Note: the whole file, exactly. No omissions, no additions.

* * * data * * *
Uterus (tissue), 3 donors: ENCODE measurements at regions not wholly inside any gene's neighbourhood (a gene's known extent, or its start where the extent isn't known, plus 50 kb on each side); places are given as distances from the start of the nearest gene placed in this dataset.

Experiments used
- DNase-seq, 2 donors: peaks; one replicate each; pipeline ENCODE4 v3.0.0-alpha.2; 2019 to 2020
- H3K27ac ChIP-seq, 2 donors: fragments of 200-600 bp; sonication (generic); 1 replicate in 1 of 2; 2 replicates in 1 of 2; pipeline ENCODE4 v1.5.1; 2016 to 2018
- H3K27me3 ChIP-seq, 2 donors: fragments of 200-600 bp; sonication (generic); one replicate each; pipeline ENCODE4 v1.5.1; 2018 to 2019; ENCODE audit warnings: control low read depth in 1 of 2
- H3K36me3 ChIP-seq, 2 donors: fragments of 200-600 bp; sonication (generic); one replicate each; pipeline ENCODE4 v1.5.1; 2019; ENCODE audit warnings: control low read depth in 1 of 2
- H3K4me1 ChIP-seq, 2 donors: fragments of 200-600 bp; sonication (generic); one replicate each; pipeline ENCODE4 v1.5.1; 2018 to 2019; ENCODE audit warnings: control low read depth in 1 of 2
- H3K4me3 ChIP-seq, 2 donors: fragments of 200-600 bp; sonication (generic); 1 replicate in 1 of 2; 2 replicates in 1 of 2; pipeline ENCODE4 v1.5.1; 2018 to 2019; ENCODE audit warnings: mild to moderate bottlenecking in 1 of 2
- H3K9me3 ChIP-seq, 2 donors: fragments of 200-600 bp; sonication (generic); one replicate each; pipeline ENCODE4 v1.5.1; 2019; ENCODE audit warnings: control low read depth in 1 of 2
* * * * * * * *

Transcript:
Uterus (tissue), 3 donors: ENCODE measurements at regions not wholly inside any gene's neighbourhood (a gene's known extent, or its start where the extent isn't known, plus 50 kb on each side); places are given as distances from the start of the nearest gene placed in this dataset.

Experiments used
- DNase-seq, 2 donors: peaks; one replicate each; pipeline ENCODE4 v3.0.0-alpha.2; 2019 to 2020
- H3K27ac ChIP-seq, 2 donors: fragments of 200-600 bp; sonication (generic); 1 replicate in 1 of 2; 2 replicates in 1 of 2; pipeline ENCODE4 v1.5.1; 2016 to 2018
- H3K27me3 ChIP-seq, 2 donors: fragments of 200-600 bp; sonication (generic); one replicate each; pipeline ENCODE4 v1.5.1; 2018 to 2019; ENCODE audit warnings: control low read depth in 1 of 2
- H3K36me3 ChIP-seq, 2 donors: fragments of 200-600 bp; sonication (generic); one replicate each; pipeline ENCODE4 v1.5.1; 2019; ENCODE audit warnings: control low read depth in 1 of 2
- H3K4me1 ChIP-seq, 2 donors: fragments of 200-600 bp; sonication (generic); one replicate each; pipeline ENCODE4 v1.5.1; 2018 to 2019; ENCODE audit warnings: control low read depth in 1 of 2
- H3K4me3 ChIP-seq, 2 donors: fragments of 200-600 bp; sonication (generic); 1 replicate in 1 of 2; 2 replicates in 1 of 2; pipeline ENCODE4 v1.5.1; 2018 to 2019; ENCODE audit warnings: mild to moderate bottlenecking in 1 of 2
- H3K9me3 ChIP-seq, 2 donors: fragments of 200-600 bp; sonication (generic); one replicate each; pipeline ENCODE4 v1.5.1; 2019; ENCODE audit warnings: control low read depth in 1 of 2